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Posts Tagged ‘financial services’

Lehman Brothers

I‘m not going to write much about Lehman’s demise because there will be thousands of column inches out there (most ignoring the equally important news of the BoA purchase of Merrill Lynch and the problems at AIG). Lehman’s British companies have mostly been put into administration. All I want to note is that in a live interview with the Administrators (PwC) it was stated that some of the best assets left in the UK companies were real estate assets, held in special purpose companies and joint ventures. This shows that – despite the current hand wringing about property markets and reference to ‘toxic’ real estate involvements in the Media – owning real estate assets is safer than lending on them. This is a point I will return to in a future post.

HBOS

Amongst the carnage on the Stock Exchanges around the world yesterday, HBOS shares took a huge battering again in the UK. Quite why still baffles me, although this article suggests that one reason is that the bank is ‘ so exposed to the mortgage market and falling house prices ‘.

In the current climate, the relevance of falling house prices in relation to HBOS is not that important – the ability of mortgagees to meet their payments is the critical issue. Over the life of a mortgage, a house value can fall below the amount of the mortgage (known as ‘negative equity’) and rise well above it. It has happened to me. This is not a cause for concern so long as the borrower can make payments. Therefore, interest rates and the job market should have a greater impact on HBOS’s position, rather than the state of the housing market. When panic spreads throught markets, logic and common sense seem to go out of the window.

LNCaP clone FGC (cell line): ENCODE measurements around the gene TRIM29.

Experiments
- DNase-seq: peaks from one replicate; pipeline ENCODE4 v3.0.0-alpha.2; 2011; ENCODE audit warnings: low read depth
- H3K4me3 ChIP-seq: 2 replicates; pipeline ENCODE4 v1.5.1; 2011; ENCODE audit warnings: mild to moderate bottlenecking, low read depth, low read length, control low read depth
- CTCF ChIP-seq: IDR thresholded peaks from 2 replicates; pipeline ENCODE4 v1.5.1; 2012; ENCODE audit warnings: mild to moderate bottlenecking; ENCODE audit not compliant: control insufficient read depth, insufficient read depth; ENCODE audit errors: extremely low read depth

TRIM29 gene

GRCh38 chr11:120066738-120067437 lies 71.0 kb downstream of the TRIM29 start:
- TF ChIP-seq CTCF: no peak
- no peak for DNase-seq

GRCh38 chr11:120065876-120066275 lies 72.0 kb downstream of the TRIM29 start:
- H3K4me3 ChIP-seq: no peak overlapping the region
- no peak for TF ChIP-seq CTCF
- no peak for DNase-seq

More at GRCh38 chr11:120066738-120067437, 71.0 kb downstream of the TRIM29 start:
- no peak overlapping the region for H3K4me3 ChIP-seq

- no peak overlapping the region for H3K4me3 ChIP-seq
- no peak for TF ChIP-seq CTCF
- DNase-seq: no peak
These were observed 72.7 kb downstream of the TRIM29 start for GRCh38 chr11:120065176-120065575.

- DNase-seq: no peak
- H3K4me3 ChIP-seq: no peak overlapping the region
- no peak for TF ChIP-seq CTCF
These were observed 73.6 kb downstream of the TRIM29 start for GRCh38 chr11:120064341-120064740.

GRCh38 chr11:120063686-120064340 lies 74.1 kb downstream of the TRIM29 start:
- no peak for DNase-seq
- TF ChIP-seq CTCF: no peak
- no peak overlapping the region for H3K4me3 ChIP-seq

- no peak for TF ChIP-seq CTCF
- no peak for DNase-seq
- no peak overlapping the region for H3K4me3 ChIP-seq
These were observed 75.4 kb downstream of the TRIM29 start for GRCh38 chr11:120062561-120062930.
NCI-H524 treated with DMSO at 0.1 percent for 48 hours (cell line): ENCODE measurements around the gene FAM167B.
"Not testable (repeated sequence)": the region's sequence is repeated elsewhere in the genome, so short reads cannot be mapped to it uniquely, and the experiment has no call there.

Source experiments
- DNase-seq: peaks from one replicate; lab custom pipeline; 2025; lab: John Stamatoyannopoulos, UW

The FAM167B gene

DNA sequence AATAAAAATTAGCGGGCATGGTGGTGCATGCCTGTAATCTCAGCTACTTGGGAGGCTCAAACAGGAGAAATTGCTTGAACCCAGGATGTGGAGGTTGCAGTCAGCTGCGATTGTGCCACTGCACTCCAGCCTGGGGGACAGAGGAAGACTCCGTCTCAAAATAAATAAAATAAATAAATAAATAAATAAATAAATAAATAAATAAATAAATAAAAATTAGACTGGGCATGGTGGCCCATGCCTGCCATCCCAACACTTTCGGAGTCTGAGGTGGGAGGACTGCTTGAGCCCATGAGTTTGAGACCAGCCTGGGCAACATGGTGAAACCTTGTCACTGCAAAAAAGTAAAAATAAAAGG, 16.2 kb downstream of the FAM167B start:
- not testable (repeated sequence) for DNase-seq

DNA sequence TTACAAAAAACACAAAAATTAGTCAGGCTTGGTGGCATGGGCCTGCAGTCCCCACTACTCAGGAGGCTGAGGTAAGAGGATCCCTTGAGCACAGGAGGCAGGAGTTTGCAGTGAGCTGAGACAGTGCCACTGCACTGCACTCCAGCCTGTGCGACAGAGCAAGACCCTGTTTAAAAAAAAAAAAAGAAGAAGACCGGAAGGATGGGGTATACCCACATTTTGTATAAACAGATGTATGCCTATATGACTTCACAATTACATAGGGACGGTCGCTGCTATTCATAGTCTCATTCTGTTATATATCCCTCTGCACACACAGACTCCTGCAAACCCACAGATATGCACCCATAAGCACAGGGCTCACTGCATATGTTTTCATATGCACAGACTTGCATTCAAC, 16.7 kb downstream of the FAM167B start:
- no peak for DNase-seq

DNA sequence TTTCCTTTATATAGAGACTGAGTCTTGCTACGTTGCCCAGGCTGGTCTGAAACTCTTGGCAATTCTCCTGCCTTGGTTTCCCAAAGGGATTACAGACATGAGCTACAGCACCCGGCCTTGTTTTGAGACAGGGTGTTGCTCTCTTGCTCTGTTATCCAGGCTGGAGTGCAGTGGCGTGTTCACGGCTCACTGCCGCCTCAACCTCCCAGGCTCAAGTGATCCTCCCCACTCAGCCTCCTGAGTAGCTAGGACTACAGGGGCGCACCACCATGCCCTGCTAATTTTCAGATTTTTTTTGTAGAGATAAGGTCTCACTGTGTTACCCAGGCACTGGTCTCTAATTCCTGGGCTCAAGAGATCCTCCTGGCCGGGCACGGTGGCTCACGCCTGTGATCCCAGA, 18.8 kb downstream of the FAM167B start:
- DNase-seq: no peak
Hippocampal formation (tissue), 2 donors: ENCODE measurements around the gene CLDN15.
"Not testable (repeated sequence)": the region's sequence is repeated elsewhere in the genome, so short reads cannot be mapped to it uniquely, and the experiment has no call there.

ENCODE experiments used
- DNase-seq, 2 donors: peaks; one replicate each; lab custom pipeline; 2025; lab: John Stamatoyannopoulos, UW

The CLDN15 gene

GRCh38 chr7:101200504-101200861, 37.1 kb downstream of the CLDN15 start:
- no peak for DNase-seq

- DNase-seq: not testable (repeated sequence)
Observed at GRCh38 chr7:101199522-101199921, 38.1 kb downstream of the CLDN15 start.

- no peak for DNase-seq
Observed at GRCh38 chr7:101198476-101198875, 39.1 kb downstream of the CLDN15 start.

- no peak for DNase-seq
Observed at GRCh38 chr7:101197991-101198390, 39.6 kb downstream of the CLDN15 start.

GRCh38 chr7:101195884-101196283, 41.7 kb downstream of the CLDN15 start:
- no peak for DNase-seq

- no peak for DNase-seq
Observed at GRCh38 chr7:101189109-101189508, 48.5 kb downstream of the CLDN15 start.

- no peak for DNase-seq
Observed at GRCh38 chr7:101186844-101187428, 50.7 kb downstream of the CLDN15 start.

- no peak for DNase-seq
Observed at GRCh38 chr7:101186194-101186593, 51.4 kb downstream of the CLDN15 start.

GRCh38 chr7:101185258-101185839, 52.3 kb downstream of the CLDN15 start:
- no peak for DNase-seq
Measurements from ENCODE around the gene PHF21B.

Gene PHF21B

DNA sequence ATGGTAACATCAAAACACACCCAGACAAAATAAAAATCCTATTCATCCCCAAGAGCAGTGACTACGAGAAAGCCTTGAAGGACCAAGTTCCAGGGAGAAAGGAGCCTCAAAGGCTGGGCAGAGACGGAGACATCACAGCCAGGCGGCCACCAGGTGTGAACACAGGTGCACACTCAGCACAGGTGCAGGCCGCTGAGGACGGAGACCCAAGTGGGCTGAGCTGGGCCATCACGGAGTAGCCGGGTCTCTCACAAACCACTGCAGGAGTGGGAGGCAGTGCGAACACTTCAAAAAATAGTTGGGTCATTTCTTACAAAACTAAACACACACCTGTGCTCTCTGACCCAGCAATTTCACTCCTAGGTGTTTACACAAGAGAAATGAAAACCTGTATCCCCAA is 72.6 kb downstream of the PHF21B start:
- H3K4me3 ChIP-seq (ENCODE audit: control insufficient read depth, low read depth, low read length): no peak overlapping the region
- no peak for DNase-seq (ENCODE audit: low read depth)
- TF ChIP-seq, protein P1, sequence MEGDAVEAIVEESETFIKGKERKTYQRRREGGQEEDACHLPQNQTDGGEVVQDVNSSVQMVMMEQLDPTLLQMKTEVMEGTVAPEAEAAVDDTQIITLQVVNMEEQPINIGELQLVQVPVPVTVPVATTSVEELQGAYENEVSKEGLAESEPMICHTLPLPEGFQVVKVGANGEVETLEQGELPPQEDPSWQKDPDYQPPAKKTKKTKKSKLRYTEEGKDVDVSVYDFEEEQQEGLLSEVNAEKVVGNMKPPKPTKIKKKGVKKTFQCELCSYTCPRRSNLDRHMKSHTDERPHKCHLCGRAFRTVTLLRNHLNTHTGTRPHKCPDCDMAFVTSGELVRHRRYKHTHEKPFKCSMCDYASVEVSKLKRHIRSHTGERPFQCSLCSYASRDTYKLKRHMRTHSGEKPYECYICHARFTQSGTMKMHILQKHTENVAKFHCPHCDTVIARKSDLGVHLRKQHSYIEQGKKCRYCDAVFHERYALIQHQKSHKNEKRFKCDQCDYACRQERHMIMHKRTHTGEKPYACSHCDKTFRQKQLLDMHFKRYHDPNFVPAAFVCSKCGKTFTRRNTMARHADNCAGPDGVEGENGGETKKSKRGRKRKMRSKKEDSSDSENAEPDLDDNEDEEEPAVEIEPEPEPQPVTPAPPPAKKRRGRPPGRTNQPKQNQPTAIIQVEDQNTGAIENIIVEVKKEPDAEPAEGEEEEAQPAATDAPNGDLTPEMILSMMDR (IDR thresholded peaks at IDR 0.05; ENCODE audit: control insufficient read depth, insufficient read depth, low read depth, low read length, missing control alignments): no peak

The same applies to commercial property loans, but since they are for a much shorter period, the state of values and the market is relatively more important than for residential mortgages. Nevertheless, so long as a borrower can meet their income payments, only a foolish or desperate bank will force the sale of properties in a weakening market. It will only make things worse – for them and everyone else.

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Bankers’ bonuses get mentioned in the media again and again and again and again and yet again. Much gnashing of teeth and wearing of hairshirts isn’t going to solve the problem, although it is better than ignoring the problem altogether. Whilst it is good that UBS has acknowledged that bonuses should be based on profits, rather than income earned, I find it depressing that in these articles no-one is focussing on two of the points I made in my previous post:-

  1. The differentiation between investment and lending bankers. Not only are their activities quite different and need to be remunerated accordingly, but their contribution to profits (more on that in another post) is quite different.
  2. Any changes must be made across the whole of the financial services industry – not just the banking sector, So long as those who manage capital funds who invest in (and alongside) banks are rewarded with bonuses based on short-term performance, they have no interest at all in seeing changes in the way bank bosses and employees are remunerated.

The BBA have some right to ask that discussions take place behind closed doors (but there is always the suspicion that they might be protecting bank bosses, who they effectively represent), but their implication that any changes must be global is the crucial point: any one country bringing in tightening of regulations can expect to see their financial services industry moving to another country pretty quickly.

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